Traditionalists in the 60s: “Homosexuals are criminal predators who recruit our children, which is why homosexuality is a crime. We must close the places they gather and jail them if they refuse psychiatric treatment for their mental illness.”
This morning on the Today show they were talking about the different times when people take down their Christmas trees and other decorations. Some people take everything down promptly on December 26; others opt for the weekend after New Year’s; others on January 6 or 7 (to observe the full 12 days of Christmas); others more or less don’t take them down at all. I took our tree down today (New Year’s Day), which is my normal practice. I like to keep them up for the full holiday (the 26th is too quick a hook for my taste), but I sort of like the idea of beginning the New Year fresh. So, as I sit here in a major snowstorm with the last hours of New Year’s Day ebbing away, I got curious. When do you take your Christmas stuff down?
I’m doing an Intro to the OT lesson tomorrow. Below is some of the gist of what I hope to manage to get across. [Read more...]
A response, of sorts, to RJH’s post. This is the text of the end of my ward’s Christmas program from last year. The program was scheduled just two days after the shootings at Sandy Hook Elementary School, and we were all sick and stunned. I still think it’s too glib a response–it’s too easy to love the idea of vulnerability from a safe distance. And yet, and yet… [Read more...]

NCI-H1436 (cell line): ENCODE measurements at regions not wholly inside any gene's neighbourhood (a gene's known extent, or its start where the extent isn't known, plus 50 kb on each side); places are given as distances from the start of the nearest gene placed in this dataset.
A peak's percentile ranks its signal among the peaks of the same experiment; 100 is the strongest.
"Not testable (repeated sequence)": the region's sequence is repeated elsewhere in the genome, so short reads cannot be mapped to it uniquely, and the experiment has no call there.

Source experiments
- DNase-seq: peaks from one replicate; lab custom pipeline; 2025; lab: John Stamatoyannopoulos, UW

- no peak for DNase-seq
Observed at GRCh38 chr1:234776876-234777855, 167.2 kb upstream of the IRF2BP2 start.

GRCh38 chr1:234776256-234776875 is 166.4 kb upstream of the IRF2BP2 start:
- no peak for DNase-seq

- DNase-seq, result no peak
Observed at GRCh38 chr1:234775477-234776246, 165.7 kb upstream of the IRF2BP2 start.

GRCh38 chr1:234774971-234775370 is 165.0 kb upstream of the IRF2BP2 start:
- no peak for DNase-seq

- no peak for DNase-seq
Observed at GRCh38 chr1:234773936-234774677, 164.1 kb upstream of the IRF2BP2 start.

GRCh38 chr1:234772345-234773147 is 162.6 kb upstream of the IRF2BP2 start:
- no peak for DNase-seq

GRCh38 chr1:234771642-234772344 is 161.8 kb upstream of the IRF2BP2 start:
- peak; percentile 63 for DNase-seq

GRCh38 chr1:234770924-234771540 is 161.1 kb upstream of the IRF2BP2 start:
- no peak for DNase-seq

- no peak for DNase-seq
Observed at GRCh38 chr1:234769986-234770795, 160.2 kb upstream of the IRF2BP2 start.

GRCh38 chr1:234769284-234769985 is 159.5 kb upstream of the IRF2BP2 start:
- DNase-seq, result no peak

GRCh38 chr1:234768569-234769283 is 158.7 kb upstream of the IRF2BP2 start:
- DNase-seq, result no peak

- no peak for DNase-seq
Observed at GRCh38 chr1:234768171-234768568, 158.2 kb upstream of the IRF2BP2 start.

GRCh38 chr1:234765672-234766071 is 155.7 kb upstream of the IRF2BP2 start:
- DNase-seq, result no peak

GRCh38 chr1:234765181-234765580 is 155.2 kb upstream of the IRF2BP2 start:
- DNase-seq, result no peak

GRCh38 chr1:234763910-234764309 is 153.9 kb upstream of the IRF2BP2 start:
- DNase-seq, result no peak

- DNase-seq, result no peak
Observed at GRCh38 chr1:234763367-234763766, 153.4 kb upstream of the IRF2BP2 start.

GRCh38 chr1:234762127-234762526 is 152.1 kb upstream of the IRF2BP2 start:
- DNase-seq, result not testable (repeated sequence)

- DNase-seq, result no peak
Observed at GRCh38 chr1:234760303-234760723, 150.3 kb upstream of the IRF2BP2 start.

Holy Innocents, Year A
The Collect: We remember today, Heavenly Father, the slaughter of the holy innocents of Bethlehem by King Herod. Receive, we pray, into the arms of your mercy all innocent victims; and by your great might frustrate the designs of evil tyrants and establish your rule of justice, love, and peace; through Jesus Christ our Lord, Amen. [Read more...]
December is traditionally the time for Oscar-bait dramas but this year they’ve been upstaged by a 43-year-old federal judge. Judge Shelby was confirmed to the United States District Court for the District of Utah on the recommendation of Senator Orrin Hatch. He enjoyed support of Tea Party favorite Senator Mike Lee who endorsed him as “pre-eminently qualified” and predicted he would be an “outstanding judge”.
On Friday, only a little more than a year and a few months after being confirmed to the bench, Shelby struck down Utah’s law banning same-sex marriage. Depending on your politics you might view Shelby’s opinion as one of the best heel turns ever executed–up there with the moment Andre the Giant challenged Hulk Hogan to the title in WrestleMania III.  If you lean left Shelby looks like the second coming of David Souter following Planned Parenthood v. Casey. [Read more...]
Christmas II, Year A
The Collect: Almighty God, you have given your only-begotten Son to take our nature upon him, and to be born [this day] of a pure virgin: Grant that we, who have been born again and made your children by adoption and grace, may daily be renewed by your Holy Spirit; through our Lord Jesus Christ, to whom with you and the same Spirit be honor and glory, now and for ever. Amen.
Christmas I, Year A
The Collect: O God, on this day when we rejoice in the birth of thy Son, whom thou hast given to us in everlasting love, instill in us thy presence, that, as we still await the consummation of all things, the babe in the manger might yet dwell with us in our hearts, through the grace of thy Holy Spirit, forever and ever, world without end. [Read more...]